### 1. Pick An Empty Column Next To Your Uncertainty Budget

Find an empty column next to your uncertainty budget or insert a new column in your uncertainty budget. I prefer to use the last column to the right of the uncertainty calculator.

This column will be used to calculate the significance of your uncertainty components.

### 2. Add The Following Excel Function Into a Cell For Each Uncertainty Component

Select the cell that is on the same row as your first uncertainty component and add the Excel function in the image below.

Next, repeat the process and add the function to each row that contains an uncertainty component.

### 3. Convert The Results To Percentage

Next, you want to convert the values to a percentage. It will help you compare and evaluate results.

Select the cells that contain your significance calculations and click on the percentage button in ‘Home’ tab.

You can also press **Ctrl+Shift+%** simultaneously to convert the values to percentage.

Afterward, your results should look similar to those in the image below.

### 4. Add A Header And Formatting

To help identify your calculations, add a header just above the calculation.

Then, add any necessary formatting to help it blend in with your uncertainty budget or calculator.

### 5. Calculate The Sum Of The Values

Validating your results is important. All of your significance calculations should add up to 100 percent.

So, add the following Excel function just below your significance calculations.

### 6. Verify The Result Is 100%

Finally, verify the sum of all significance calculation is 100 percent. If it is, you have validated that your calculations are correct.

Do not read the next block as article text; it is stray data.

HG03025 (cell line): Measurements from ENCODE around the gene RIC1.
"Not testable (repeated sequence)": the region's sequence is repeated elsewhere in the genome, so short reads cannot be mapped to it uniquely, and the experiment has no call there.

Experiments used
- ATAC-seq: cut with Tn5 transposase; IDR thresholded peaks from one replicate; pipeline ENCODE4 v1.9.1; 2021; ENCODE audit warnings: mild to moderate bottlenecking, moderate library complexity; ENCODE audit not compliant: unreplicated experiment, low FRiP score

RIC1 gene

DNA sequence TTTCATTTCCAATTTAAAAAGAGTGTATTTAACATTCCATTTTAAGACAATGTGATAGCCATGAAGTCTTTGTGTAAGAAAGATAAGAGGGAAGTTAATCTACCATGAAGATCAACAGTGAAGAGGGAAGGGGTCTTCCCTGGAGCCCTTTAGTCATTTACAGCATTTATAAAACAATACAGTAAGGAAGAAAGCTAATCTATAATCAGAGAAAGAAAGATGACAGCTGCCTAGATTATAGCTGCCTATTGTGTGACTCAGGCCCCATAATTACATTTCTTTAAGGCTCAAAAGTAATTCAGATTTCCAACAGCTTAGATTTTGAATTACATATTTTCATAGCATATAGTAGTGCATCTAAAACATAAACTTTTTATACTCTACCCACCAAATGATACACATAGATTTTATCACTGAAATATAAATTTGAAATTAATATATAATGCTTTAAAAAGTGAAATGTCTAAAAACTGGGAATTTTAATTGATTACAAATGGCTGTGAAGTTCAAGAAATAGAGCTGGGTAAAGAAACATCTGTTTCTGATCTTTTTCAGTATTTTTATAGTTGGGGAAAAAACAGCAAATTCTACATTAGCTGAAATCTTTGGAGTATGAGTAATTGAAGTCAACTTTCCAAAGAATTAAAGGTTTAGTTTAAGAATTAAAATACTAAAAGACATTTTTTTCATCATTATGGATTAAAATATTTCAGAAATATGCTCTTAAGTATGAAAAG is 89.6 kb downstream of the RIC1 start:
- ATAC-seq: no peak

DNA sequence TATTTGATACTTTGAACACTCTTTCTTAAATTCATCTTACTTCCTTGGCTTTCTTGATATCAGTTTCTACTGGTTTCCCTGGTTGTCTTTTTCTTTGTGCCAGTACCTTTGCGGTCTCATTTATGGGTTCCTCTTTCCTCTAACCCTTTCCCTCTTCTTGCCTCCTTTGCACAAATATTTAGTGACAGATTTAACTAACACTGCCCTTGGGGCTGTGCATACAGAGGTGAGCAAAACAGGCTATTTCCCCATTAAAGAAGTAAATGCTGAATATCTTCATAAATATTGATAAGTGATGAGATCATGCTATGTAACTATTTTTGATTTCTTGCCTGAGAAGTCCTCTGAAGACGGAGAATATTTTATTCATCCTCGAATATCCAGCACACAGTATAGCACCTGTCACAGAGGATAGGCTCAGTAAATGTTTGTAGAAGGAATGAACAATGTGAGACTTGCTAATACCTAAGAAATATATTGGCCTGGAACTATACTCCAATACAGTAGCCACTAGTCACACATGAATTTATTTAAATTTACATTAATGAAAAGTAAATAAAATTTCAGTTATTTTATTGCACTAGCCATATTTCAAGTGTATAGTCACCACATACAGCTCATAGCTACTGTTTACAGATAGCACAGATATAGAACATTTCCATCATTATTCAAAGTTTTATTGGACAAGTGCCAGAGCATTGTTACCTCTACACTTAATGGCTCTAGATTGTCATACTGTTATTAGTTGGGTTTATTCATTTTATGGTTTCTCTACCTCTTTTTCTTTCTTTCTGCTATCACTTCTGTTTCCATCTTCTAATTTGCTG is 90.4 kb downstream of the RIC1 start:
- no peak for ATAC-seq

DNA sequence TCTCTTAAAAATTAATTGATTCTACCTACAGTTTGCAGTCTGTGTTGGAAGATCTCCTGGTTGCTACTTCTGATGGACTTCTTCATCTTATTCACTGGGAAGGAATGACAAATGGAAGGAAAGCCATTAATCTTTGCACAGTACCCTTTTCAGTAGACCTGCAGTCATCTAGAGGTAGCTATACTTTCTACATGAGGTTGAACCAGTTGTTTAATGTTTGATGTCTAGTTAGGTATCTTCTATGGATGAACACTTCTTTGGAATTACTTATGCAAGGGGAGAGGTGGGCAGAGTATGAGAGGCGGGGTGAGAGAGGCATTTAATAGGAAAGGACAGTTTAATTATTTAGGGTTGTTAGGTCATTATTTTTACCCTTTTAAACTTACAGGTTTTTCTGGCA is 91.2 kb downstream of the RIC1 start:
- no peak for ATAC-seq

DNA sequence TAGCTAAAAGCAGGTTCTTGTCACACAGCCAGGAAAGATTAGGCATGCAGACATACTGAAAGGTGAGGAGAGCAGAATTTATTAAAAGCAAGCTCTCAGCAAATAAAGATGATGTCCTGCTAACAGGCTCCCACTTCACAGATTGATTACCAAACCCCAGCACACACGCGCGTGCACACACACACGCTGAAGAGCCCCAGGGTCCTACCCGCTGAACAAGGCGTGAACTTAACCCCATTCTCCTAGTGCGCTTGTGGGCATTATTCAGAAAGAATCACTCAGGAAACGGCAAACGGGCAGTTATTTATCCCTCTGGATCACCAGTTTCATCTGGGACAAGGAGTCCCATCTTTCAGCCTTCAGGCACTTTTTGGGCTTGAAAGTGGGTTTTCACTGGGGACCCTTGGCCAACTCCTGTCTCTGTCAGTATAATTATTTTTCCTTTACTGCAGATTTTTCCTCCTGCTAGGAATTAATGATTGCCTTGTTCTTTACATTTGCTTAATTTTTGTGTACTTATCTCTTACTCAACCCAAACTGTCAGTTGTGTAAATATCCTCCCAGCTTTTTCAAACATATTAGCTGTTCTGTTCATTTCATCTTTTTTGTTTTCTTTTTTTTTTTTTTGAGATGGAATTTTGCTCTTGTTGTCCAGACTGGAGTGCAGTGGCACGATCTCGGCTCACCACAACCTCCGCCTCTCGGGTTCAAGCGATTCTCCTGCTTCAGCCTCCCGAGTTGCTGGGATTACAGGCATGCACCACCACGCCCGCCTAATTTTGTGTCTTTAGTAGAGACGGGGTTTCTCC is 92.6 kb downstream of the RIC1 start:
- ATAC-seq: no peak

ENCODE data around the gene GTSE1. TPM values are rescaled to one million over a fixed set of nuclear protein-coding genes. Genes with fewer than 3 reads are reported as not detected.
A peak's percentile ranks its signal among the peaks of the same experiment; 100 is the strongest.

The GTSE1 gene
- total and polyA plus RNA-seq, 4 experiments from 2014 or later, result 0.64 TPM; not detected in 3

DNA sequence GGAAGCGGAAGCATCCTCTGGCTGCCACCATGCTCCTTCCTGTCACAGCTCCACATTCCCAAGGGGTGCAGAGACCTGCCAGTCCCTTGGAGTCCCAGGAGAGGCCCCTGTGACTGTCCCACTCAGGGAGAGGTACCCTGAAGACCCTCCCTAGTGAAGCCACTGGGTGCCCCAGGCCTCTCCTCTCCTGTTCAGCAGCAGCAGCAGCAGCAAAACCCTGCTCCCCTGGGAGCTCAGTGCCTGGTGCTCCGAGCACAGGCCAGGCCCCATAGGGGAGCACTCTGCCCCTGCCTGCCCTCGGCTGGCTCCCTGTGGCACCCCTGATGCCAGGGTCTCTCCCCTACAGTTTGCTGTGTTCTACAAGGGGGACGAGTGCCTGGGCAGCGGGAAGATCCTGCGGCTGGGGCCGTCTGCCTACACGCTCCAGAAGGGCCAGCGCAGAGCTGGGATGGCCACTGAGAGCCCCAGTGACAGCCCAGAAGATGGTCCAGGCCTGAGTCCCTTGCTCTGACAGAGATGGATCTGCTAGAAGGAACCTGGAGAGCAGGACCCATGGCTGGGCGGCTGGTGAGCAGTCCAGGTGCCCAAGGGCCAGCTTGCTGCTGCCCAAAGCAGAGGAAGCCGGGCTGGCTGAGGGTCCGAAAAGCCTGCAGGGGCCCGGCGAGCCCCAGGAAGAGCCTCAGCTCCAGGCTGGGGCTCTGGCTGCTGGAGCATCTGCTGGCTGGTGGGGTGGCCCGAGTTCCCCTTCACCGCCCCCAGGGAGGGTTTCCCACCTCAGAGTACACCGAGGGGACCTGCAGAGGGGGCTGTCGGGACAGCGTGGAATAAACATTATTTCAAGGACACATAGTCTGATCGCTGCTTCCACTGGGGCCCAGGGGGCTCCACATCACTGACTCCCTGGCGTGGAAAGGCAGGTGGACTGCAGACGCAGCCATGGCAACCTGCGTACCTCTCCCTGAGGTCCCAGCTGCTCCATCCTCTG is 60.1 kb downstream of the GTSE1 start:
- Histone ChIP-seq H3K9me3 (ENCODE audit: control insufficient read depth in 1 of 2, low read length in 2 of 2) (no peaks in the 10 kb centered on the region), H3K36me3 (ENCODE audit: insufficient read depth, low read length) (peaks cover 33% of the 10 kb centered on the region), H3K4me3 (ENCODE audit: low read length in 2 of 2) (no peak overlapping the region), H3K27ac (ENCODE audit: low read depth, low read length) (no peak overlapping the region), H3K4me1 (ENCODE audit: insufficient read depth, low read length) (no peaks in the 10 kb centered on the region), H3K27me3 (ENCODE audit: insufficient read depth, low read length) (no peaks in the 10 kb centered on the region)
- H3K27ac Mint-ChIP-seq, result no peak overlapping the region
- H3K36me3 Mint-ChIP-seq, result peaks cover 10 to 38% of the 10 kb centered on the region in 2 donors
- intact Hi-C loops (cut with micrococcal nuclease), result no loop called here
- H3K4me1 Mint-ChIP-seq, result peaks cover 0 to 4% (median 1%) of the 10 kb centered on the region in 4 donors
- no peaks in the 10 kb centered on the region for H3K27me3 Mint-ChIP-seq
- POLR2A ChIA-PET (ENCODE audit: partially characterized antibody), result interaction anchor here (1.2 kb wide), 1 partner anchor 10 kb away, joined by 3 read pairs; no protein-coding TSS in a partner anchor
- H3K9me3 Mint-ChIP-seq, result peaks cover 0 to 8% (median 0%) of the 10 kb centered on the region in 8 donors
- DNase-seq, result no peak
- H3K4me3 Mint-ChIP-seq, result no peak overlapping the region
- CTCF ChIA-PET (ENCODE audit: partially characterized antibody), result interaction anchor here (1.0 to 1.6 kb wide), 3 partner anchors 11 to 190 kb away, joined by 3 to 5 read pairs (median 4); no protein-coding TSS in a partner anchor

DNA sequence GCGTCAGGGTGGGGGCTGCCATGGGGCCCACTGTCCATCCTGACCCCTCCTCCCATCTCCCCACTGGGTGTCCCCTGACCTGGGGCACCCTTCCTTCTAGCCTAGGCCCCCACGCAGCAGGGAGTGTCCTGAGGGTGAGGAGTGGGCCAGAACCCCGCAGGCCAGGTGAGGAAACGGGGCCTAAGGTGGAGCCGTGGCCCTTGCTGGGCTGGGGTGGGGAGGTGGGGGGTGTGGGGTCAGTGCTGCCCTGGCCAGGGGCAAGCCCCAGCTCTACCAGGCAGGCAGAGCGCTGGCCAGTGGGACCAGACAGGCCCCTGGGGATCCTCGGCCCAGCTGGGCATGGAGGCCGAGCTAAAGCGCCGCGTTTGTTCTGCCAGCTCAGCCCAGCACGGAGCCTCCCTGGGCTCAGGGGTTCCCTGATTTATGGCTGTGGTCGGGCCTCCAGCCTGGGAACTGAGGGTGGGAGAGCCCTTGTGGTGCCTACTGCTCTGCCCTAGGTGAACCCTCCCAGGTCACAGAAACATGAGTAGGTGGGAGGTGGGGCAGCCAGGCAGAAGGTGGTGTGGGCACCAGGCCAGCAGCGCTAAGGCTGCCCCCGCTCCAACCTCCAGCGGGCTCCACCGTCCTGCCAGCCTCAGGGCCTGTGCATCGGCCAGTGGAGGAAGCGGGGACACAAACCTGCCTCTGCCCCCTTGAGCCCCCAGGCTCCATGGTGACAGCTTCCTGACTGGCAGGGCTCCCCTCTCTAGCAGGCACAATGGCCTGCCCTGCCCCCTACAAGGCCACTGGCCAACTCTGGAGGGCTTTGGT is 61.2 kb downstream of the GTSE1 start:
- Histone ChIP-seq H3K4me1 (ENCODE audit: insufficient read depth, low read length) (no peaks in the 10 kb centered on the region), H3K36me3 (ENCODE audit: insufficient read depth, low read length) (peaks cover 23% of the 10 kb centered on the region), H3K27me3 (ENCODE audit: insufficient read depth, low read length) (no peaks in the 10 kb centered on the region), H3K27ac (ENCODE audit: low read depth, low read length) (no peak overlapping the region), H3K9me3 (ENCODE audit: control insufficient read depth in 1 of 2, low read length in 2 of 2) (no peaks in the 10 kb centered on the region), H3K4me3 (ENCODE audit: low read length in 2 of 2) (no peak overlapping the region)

If the result does not equal 100 percent, you have a mistake. Review each function and fix any errors.

## Find Your Most Significant Contributors

The greatest benefit of calculating significance is to determine which uncertainty components contribute the most to your estimated uncertainty.

When you identify which components have the largest influence on your measurement uncertainty, you can reduce your uncertainty in measurement by minimizing those components.

Additionally, you can evaluate your largest contributors to verify that you didn’t overstate the uncertainty for a particular component.

Some good questions to ask yourself are;

• Is the value of the uncertainty component correct?

• Is the value of the **sensitivity coefficient** correct?

• Did I select the right probability distribution and divisor?

• Is the significance calculated correctly?

• Is this typically considered a significant contributor?

## Find Your Least Significant Contributors

After you evaluate your largest contributors, you should also review your smallest contributors.

They may not be able to help you reduce your uncertainty in measurement, but you can verify that you did not underestimate uncertainty.

It is quite common for laboratories to underestimate uncertainty. If you have an uncertainty component with little or no significance, you can evaluate it to determine if it is negligible or not.

On the other hand, you can evaluate components considered to be significant contributors to determine whether or not they are in your analysis. If a known significant contributor has a small value for significance, you may want to re-evaluate your estimates to verify that there is not an error.